Gateway Decomposition

The different types of gateways described iare specific instances of a generic gateway notion. It is useful to decompose the generic gateway into several functional components. Figure 1 depicts a common view of such a decomposed gateway. Three components are identified: (1) the media gateway (MG) function, (2) the signaling gateway (SG) function, and (3) the media gateway control (MGC) function. We describe these functions next.

Figure 1: Components of a decomposed PSTN-Internet gateway.

Physically, the media gateway function terminates PSTN circuits and connections to IP routers (in relation to which it is a host). It also performs all the necessary transformation to convert bit streams received from the sending network into bit streams particular to the receiving network. The transformation occurs at two levels: transmission and application.

At the transmission level, the MG function converts the bit streams between two different framing schemes. This usually involves multiplexing of bit streams of distinct communication sessions and the reverse operation—demultiplexing. In the PSTN, fixed-size digital channels (each typically carrying a voice conversation) are multiplexed based on the time division multiplexing (TDM) scheme at various hierarchical levels (for example, T1 and E3) and packed into frames for transmission over high-capacity facilities. In the IP networks, bits representing a voice conversation are packetized according to the Real-time Transport Protocol (RTP) profile for audio and video payloads (RFC 1890).

At the application level, the transformation takes place between different media-encoding schemes (see the section on codecs for more information) and is commonly known as transcoding. In IP telephony, two prevalent speech encoding schemes are G.711 and G.729. Operating at a bit rate of 64 kbps, G.711 is used ubiquitously in the digital backbone of the PSTN and sets what is known as the toll-quality voice standard. G.729 operates at a much lower bit rate of 8 kbps but still supports near-toll-quality voice service. For this reason, it is widely used in IP networks where bandwidth is constrained. Note that transcoding is computationally intensive and thus causes delays. In addition, transcoding results in degradation of voice fidelity, in particular when a speech coder uses compression.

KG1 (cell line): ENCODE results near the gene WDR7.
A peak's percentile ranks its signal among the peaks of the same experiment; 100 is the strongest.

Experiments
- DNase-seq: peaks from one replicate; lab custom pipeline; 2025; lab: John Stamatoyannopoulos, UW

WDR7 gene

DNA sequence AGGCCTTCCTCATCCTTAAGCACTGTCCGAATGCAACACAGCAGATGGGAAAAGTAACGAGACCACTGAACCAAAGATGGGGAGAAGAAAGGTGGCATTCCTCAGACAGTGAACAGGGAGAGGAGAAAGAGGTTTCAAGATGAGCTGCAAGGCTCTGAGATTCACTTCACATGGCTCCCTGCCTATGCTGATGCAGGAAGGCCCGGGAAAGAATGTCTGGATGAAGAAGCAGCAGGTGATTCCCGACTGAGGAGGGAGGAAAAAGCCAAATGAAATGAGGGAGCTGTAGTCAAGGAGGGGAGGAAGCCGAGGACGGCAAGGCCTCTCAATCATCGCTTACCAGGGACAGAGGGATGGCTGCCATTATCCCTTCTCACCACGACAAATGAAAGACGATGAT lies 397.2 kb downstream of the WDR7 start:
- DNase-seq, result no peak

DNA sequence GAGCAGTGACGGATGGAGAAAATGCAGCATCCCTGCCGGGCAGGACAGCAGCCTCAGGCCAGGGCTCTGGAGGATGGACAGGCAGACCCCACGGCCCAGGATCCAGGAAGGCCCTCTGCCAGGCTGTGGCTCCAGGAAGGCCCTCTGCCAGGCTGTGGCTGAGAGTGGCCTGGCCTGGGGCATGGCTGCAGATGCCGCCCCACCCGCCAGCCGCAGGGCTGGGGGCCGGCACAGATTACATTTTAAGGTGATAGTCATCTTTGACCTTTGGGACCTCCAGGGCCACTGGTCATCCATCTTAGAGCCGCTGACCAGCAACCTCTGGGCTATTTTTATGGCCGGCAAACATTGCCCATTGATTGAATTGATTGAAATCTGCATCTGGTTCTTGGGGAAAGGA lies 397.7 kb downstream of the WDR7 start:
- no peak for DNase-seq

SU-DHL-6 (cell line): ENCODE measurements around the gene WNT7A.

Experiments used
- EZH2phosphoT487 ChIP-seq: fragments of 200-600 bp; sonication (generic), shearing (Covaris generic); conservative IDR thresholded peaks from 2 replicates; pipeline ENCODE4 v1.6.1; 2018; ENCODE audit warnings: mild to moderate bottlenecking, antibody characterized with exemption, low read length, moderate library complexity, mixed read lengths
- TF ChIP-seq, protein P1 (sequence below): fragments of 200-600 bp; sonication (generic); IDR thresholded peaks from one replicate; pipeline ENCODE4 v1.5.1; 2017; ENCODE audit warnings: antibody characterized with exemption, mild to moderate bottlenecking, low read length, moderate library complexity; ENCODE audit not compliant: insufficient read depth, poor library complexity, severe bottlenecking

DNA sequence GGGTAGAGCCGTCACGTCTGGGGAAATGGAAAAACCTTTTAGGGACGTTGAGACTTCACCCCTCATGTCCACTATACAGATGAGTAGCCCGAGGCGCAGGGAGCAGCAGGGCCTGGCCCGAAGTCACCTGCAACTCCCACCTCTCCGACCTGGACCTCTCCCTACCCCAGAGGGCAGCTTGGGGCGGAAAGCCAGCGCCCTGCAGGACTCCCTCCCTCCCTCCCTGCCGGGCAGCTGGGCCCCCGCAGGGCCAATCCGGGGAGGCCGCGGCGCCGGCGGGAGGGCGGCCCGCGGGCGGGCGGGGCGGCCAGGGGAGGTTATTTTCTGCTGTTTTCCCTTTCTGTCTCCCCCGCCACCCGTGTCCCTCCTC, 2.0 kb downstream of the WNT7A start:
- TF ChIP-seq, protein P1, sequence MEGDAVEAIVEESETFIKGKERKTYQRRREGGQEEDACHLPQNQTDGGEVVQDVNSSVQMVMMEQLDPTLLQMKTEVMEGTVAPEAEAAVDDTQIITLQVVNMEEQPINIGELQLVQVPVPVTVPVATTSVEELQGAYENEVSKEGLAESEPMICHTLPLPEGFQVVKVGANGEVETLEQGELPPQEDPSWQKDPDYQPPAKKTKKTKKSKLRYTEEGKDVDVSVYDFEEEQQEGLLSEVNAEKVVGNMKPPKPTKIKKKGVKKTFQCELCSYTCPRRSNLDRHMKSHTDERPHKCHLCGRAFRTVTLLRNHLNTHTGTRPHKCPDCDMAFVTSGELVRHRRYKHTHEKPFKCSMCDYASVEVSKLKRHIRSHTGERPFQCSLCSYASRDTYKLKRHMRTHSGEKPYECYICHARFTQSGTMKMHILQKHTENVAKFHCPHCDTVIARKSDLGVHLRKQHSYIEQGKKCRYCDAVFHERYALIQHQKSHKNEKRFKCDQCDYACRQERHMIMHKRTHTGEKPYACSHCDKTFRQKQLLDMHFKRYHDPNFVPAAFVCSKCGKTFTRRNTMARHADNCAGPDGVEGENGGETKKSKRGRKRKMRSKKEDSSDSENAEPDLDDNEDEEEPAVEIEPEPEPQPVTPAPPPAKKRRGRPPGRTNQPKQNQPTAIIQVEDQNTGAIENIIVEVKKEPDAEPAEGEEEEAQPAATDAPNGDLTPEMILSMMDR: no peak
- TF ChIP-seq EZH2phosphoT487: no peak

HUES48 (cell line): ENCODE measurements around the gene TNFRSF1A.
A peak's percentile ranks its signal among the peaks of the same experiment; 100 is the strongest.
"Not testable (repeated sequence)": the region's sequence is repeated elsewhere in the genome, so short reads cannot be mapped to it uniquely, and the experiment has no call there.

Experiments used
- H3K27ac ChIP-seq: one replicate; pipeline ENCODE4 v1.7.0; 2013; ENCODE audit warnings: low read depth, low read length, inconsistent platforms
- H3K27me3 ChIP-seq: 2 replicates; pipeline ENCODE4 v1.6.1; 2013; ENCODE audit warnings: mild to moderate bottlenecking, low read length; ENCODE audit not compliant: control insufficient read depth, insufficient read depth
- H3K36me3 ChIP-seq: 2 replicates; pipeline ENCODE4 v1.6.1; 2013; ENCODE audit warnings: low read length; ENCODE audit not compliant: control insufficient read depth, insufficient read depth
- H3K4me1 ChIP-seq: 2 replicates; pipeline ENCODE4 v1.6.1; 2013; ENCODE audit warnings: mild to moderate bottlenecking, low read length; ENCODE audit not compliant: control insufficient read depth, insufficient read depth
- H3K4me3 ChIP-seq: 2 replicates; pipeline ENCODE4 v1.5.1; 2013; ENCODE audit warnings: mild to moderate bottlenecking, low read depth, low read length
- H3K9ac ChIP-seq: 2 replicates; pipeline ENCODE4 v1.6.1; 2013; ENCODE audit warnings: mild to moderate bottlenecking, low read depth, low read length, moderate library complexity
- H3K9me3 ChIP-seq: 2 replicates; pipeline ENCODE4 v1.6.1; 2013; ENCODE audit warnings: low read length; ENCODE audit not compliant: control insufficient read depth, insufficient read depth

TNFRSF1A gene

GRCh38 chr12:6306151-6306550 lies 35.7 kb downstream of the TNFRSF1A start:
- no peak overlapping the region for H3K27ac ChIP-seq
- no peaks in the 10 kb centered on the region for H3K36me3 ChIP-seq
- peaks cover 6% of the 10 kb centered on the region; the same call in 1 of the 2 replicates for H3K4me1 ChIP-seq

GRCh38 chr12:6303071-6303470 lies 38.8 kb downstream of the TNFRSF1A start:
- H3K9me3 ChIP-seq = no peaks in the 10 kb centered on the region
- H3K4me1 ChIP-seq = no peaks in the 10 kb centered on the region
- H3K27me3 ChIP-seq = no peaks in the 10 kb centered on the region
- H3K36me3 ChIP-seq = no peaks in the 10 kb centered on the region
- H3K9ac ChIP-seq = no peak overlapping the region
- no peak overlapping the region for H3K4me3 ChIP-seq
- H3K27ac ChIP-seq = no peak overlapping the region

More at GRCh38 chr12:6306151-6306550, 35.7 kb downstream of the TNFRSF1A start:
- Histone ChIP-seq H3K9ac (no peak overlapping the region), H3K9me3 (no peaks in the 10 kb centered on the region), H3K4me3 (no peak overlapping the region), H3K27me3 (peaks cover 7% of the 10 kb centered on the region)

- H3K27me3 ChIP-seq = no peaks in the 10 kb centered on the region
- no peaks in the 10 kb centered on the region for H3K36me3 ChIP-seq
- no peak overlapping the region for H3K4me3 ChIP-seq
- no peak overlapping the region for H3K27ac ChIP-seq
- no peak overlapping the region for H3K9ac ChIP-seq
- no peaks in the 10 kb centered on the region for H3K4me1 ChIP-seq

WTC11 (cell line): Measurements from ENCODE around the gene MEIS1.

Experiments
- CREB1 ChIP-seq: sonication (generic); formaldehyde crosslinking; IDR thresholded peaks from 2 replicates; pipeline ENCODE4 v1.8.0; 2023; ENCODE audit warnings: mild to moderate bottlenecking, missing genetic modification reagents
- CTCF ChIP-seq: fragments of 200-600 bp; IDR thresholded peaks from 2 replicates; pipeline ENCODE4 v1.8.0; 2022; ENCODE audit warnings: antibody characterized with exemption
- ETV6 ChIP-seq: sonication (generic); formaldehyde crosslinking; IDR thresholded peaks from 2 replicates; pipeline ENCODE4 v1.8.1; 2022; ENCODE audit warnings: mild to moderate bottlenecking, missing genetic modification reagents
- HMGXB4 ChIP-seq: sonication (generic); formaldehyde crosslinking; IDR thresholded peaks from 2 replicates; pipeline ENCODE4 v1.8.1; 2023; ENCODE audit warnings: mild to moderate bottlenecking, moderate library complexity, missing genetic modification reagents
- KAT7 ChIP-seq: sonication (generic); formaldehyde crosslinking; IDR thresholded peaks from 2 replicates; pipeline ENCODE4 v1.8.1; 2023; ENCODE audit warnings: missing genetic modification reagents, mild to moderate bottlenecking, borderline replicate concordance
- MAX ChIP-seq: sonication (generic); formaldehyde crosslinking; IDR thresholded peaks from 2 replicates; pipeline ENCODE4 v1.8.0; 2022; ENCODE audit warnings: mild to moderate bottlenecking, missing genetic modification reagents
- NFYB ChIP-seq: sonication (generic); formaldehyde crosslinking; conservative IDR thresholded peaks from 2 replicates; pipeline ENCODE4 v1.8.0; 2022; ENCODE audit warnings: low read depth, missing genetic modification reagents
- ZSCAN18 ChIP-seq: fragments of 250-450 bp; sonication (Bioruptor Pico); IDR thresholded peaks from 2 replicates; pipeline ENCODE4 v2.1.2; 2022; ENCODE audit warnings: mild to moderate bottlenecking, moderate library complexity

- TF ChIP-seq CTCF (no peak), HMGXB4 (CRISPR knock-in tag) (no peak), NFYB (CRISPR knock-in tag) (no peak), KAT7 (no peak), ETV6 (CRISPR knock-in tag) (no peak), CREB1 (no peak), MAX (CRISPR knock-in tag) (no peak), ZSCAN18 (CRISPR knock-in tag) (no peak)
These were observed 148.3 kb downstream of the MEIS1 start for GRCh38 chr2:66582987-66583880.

Another important task of the MG function is to support the use of the QoS facilities of the IP network. Other tasks include echo cancellation (if required), event detection, signaling generation, usage recording, and support of specialized resources such as conference bridges, fax machines, modem pools, and interactive voice response units.

The SG function receives and sends PSTN signaling (such as SS No. 7 or ISDN access) messages. Depending on the arrangement, it may relay, translate, or terminate the PSTN signaling. It exchanges signaling information with the MGC function over IP, and with the PSTN using the SS No. 7.

The MGC function provides control of the media gateway function, including call and connection control and resource management. To this end, it terminates and originates all the relevant signaling. In addition, the MGC function keeps an inventory of the MG resources (for example, bearer circuits and RTP streams) and instructs the MG to reserve or release resources as required. (Naturally, some sort of local policy will govern the use of resources.) With its central role in call and connection control, the MG function logically also provides support for Internet offloading or advanced services and features (such as freephone or call-forwarding). It has the ability to detect data calls from the PSTN and to direct the data traffic straight to a network access server as well as to launch queries to SCPs for instructions for further call processing.

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